not the first to release behind-the-scenes books, Pixar
has always made sure that such were of high quality. Previous
efforts have come through Disney's publishing arm, Hyperion
Books. For this year's release of The Incredibles,
Pixar turned to Chronicle Books, a San
Francisco-based imprint that has long offered a surprising
number of things that cater to the Fanboy mentality. The
change allows for something that feels somehow more intimate
than earlier books. Chronicle Books have put together two
must-haves for animation fans this year. In addition to
The Art of the Incredibles, they also have a tie-in
with Warner Brothers, The Art of the Polar Express.
The Pixar book does a great job of showing us the development
of the project. Rife with pre-production sketches, author
Mark Cotta Vaz chronicles the influences on the characters
through interviews with the artists. Seeing the evolution
of sets and characters is neat, but the text and illustrations
don't always actually match up.
For instance, a comment gets made that Syndrome, the villain
voiced by Jason Lee, bears a strong resemblance to writer/director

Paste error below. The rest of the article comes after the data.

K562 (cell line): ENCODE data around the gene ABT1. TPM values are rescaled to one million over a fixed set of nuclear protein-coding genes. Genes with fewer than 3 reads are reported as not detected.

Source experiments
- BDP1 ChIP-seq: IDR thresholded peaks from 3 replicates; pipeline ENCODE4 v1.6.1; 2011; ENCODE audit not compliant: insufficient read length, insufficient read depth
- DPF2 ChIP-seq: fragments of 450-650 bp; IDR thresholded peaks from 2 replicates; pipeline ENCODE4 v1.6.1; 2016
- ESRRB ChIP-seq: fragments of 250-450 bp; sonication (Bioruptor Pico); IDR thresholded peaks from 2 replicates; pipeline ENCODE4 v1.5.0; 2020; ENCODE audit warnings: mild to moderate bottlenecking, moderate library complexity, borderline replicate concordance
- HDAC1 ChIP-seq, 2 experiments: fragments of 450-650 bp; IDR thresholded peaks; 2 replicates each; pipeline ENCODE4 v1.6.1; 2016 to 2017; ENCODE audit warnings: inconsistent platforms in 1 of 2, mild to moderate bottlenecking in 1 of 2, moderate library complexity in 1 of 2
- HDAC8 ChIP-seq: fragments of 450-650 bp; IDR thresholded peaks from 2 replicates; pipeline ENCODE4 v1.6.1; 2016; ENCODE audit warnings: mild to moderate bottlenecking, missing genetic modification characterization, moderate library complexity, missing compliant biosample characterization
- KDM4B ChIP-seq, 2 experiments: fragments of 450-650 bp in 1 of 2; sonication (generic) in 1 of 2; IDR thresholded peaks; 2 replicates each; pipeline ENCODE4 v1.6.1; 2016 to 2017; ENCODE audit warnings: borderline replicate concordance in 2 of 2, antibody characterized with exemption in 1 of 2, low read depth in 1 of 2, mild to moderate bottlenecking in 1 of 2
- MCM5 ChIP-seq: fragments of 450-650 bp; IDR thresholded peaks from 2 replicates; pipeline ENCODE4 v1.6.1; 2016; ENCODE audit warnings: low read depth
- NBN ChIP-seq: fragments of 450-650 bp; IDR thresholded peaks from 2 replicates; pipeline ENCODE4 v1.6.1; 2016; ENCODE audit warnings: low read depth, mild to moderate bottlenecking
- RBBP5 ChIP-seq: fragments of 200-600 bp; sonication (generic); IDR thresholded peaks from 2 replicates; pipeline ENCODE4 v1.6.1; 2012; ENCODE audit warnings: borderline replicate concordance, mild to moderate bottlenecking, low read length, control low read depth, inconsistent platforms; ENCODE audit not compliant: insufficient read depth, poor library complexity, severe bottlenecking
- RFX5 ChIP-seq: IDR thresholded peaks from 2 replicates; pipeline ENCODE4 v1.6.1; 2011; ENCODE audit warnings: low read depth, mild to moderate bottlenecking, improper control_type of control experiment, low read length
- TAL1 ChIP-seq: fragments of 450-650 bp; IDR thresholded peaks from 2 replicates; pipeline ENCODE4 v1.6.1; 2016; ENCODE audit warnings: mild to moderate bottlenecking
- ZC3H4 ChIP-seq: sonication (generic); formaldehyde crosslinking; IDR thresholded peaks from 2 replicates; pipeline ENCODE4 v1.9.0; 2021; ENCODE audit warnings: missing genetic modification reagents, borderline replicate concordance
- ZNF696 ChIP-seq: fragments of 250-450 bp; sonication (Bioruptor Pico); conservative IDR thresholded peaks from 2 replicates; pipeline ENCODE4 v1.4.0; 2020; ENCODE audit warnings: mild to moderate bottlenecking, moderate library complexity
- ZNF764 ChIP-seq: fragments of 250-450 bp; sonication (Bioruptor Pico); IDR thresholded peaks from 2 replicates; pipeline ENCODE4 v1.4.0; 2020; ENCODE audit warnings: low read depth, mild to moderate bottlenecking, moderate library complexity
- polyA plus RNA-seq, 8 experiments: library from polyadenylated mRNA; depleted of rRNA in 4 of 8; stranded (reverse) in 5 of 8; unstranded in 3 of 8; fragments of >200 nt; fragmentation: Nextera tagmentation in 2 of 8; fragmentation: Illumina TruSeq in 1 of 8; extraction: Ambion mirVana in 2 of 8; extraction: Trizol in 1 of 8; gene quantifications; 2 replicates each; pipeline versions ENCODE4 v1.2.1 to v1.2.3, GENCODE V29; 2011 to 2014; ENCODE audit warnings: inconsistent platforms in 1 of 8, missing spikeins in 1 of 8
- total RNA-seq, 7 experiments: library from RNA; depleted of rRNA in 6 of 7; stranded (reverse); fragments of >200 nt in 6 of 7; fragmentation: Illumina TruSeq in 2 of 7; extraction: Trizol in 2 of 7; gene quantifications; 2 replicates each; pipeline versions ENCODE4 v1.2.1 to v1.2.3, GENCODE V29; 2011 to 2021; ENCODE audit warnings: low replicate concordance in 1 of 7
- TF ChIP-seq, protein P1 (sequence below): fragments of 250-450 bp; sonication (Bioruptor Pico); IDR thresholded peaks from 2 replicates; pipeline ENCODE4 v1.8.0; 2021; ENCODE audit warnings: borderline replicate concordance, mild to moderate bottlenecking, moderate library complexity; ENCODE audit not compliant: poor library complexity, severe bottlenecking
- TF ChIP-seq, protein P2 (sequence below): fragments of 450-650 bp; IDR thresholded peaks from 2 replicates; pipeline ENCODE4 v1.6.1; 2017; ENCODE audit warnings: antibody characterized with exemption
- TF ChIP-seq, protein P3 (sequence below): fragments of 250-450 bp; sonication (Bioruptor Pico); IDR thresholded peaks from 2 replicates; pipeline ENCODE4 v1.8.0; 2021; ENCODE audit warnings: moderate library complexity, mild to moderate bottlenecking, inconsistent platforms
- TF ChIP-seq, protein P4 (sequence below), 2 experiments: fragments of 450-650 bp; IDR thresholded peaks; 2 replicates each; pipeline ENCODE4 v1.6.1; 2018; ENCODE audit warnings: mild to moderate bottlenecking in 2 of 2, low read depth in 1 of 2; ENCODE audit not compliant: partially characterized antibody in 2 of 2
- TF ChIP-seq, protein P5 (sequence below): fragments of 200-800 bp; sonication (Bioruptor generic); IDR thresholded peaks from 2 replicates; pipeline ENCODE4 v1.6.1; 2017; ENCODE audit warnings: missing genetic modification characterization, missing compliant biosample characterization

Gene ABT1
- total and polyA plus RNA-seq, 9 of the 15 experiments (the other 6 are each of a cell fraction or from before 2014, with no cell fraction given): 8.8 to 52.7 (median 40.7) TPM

Brad Bird. Nowhere in the book do we have a photo of Bird
to prove it, however. In some ways, this volume aims for
the obsessive fan that already knows everything, but just
wants to be able to look back over it.
Indeed, even a lot of "final product" is missing. The
book has production sketches, but few stills from the film.
While there are photos of maquettes that are pretty much
the characters as they appear onscreen, we still don't see
that final step. A lot of children will be looking through
this book, and might want to have the dots connected. Especially
when the text painstakingly describes why characters worked
in certain environments, it would be nice to see the two
merged. Instead, that's all left for the DVD (which, by
the way, Pixar always does a great job in producing).
The text ties it all together well enough. If it's just
the production art that interests you, however, Chronicle
Books also offers a beautiful post card set that has a few
extra pieces as well. The notebooks they offer also sport
imagery that hearkens back to classic 1950's advertising,
almost as if this were an attraction at Disneyland 1956.
Which, no doubt, was part of Pixar's intention.
As books go, The Art of the Polar Express is actually
stronger. Similar in layout, and also co-written by Vaz,
this book offers more in taking us all the way through the
innovative process of the film. Photos of the actors are
juxtaposed with photos of the characters in the film, often
in the same pose.
Perhaps Robert Zemeckis' effort was the more innovative
film in terms of effects, giving Chronicle Books a clearer
mandate. Despite its title, The Art of the Polar Express
is as much about the technology, and it is fascinating.
Both are beautiful books, and worth having on the shelf.
If you know a family that loved either one of these films,
the accompanying book would make a great gift.